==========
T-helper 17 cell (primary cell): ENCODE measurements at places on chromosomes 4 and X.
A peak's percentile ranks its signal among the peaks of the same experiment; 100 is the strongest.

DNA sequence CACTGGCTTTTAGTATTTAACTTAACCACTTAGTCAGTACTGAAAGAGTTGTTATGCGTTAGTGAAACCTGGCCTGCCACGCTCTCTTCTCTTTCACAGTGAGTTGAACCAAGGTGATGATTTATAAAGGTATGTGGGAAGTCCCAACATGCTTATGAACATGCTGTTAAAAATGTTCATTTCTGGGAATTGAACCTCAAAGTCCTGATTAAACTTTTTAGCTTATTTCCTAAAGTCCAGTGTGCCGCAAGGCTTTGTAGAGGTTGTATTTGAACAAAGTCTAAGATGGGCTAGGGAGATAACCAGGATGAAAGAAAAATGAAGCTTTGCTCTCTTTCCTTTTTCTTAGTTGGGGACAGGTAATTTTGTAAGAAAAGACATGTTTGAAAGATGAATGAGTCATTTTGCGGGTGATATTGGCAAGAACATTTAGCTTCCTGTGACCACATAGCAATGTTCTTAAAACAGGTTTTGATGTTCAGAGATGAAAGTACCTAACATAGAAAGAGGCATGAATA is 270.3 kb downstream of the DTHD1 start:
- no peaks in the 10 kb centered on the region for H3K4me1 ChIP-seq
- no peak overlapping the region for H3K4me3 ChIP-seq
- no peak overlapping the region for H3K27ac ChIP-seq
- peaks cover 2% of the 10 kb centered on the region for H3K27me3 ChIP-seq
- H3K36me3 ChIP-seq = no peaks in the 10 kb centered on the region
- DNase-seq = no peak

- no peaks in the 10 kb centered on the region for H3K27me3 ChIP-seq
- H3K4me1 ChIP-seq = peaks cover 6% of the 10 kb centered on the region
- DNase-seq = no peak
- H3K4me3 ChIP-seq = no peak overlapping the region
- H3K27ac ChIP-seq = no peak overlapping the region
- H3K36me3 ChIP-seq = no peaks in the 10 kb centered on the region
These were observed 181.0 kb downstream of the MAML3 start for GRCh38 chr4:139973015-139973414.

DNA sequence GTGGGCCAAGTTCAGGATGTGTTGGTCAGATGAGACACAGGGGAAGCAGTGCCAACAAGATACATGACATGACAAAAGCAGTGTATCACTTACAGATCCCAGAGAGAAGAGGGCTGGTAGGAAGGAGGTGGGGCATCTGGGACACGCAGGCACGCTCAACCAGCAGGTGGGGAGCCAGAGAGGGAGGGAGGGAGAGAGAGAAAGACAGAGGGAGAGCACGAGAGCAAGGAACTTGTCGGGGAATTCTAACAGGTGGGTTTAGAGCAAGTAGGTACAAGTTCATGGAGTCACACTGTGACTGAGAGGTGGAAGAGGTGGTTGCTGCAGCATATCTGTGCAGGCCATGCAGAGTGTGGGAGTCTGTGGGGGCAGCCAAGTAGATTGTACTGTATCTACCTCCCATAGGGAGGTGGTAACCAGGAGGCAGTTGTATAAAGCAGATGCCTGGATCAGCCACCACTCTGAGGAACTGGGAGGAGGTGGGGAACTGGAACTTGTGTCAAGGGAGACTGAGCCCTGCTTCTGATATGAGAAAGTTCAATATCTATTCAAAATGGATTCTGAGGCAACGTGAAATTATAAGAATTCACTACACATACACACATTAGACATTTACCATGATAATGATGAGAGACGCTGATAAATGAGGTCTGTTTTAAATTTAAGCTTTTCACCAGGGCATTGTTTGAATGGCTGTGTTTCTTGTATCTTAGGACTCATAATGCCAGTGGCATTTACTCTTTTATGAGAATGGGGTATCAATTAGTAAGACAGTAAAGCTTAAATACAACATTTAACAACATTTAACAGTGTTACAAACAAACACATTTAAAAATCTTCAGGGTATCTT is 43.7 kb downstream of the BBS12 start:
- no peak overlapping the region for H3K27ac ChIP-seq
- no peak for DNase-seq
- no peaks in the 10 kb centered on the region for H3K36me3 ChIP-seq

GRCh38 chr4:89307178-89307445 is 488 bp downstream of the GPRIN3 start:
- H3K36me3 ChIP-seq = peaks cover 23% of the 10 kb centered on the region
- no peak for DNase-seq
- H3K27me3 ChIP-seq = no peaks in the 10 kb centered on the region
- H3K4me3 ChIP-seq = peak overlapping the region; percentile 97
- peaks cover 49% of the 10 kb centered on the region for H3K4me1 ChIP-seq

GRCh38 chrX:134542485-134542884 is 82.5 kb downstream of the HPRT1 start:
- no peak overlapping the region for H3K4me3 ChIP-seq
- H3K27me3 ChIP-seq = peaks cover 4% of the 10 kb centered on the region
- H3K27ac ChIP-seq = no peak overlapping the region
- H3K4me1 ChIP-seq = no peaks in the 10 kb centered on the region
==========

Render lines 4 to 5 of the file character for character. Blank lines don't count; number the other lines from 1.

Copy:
- no peaks in the 10 kb centered on the region for H3K4me1 ChIP-seq
- no peak overlapping the region for H3K4me3 ChIP-seq